It is commonplace for a legal professional to request proof of identification from their client at the beginning of any legal transaction. For a conveyancer, verifying their client’s identity is a particularly heavy burden to bear.
Not only does a conveyancer owe a duty of care to their client, but also to their client’s lender who will generally be contributing a vast sum of money to the transaction.
Constant advancements in technology are creating the perfect breeding ground for sophisticated scammers who are successfully forging ID and subsequently carrying out fraudulent purchase transactions.
So what happens when the conveyancer takes all reasonable steps to prove their client’s identity but the fraud is not spotted until it is too late? Who is to blame here?
This question was raised and answered by the controversial decision made in the case of Purrunsing v A’Court (a firm) and another .
Here, the defendant firm of solicitors were instructed by an imposter who wished to sell a high value London property within a short timeframe. London investments are notoriously fast paced and so a desire to complete quickly does not necessarily ring alarm bells. The crux of this case was inconsistencies in the identification provided by the fraudster, whose utility bills did not correspond with the address of the registered proprietor of the property.
The Judge held both the Claimant’s solicitors and the Defendant’s solicitors equally responsible for the Claimant’s loss, stating that had further checks been carried out in respect of this inconsistency, it is likely the fraudsters true identity would have came to light and the transaction terminated before any loss was suffered.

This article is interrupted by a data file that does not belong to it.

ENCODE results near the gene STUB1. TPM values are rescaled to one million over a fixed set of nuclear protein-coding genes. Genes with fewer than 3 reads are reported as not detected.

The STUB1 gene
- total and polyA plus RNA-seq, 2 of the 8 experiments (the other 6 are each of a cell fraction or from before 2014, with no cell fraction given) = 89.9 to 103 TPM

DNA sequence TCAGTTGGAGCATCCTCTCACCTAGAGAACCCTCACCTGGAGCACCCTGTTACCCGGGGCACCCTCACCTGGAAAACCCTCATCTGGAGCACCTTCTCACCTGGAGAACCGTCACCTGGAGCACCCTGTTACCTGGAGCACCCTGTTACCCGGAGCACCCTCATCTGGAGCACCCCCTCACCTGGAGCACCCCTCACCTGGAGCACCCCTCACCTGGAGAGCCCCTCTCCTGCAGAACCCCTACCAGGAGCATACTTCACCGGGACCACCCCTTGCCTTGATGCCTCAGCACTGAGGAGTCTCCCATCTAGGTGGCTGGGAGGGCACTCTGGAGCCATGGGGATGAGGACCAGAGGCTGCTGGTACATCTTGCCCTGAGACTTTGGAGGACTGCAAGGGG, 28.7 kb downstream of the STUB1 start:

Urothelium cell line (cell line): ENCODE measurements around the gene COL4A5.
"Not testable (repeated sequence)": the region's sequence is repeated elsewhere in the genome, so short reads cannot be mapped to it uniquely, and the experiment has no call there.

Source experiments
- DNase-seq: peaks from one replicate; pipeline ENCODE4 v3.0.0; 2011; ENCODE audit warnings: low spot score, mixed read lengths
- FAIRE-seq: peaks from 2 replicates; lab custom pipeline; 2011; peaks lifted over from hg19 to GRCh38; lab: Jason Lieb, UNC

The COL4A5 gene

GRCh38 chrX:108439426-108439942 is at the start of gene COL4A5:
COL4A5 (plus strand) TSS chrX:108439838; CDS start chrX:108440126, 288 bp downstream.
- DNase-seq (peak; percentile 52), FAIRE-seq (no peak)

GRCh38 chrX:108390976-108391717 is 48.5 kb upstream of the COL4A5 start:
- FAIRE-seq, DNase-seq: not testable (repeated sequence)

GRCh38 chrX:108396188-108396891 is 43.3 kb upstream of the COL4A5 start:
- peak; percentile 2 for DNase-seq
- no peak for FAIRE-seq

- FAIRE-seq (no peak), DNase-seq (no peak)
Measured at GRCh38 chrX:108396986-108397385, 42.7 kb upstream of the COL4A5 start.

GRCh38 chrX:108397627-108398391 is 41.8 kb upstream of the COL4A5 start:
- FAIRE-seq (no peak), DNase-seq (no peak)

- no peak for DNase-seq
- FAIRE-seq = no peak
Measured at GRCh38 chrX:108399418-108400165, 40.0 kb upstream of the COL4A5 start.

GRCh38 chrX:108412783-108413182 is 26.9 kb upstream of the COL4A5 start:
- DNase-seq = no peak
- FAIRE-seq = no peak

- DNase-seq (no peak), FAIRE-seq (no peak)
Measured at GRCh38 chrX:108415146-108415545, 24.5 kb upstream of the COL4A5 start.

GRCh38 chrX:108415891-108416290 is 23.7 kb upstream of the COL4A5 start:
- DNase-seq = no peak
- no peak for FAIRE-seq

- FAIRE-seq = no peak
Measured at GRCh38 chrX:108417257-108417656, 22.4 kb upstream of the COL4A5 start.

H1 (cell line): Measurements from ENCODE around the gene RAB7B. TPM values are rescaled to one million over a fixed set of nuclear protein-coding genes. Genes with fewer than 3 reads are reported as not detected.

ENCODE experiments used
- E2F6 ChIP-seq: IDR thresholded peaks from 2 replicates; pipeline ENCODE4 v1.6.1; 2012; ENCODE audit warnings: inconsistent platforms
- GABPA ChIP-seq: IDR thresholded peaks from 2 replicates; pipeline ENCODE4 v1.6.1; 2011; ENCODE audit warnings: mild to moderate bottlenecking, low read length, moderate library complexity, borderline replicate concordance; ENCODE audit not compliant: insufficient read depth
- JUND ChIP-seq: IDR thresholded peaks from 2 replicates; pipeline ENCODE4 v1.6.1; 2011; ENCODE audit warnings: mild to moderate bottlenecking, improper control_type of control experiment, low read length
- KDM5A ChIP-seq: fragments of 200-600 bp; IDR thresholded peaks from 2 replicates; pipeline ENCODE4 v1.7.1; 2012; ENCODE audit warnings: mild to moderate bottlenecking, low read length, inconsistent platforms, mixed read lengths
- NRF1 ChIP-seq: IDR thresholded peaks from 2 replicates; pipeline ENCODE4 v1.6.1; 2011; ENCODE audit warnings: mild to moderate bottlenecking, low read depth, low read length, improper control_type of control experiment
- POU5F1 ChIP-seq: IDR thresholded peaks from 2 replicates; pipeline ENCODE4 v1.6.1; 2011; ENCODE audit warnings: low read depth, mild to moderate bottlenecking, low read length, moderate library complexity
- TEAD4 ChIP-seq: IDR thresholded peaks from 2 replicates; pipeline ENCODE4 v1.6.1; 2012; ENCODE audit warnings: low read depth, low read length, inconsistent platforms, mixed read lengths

This outcome raised the bar for conveyancing due diligence procedures as the onus was placed on the conveyancer to pick up on and expose any potential property fraud regardless of how unapparent it may be.
That said, it is important to look at the more recent case of P&P Property Ltd v (1) Owen White &Catlin (2) Crown Vent Ltd t/a Winkworth ). Here a claim was brought against both the seller’s solicitors and the estate agents who arranged the sale. The circumstances of this case were similar to those of the aforementioned case. An imposter posing as the legitimate owner of a London property approached both claimants looking for a quick sale. The requisite identification checks were carried out and all appeared in order. Soon after completion, the transaction was found to have been fraudulent when the real owner walked past his property, only to see his kitchen being torn out. Although factually similar to the previous case, here the defendant’s were provided with convincing and consistent identification. They had no reason to doubt the legitimacy of their client, which begs the question, what more could they have done?
Here, the Deputy High Court Judge stated “the checks that are routinely carried out by solicitors on the identity of the client are designed to reduce the risk of fraud – it’s not possible to eliminate it entirely. Those checks should be carried out scrupulously as the consequences can be severe”
The Judge ultimately found in favour of the defendant solicitors and estate agent, stating that should the solicitor be found guilty of negligence in this case then they “are as much a victim as the innocent purchaser in situations such as these”.
This case proved to be a victory for solicitors and estate agents who become unknowingly caught up in a web of sophisticated property fraud by rebalancing the expectations placed on these parties to identify such unscrupulous dealings.
It remains the position that effective anti-fraud measures need to be in place, sufficient ID checks carried out and queries continually raised where inconsistencies are found.
Linder Myers Solicitors aim to make the process of identification checking clear and simple for our clients at the outset of a transaction, and with client cooperation during the risk assessment and due diligence stage, property fraud can be recognised early on and avoided.
Contact us on 0800 042 0700 or firstname.lastname@example.org to discuss your property needs or highlight any concerns you may have on this topic.Find out more about our Residential Conveyancing department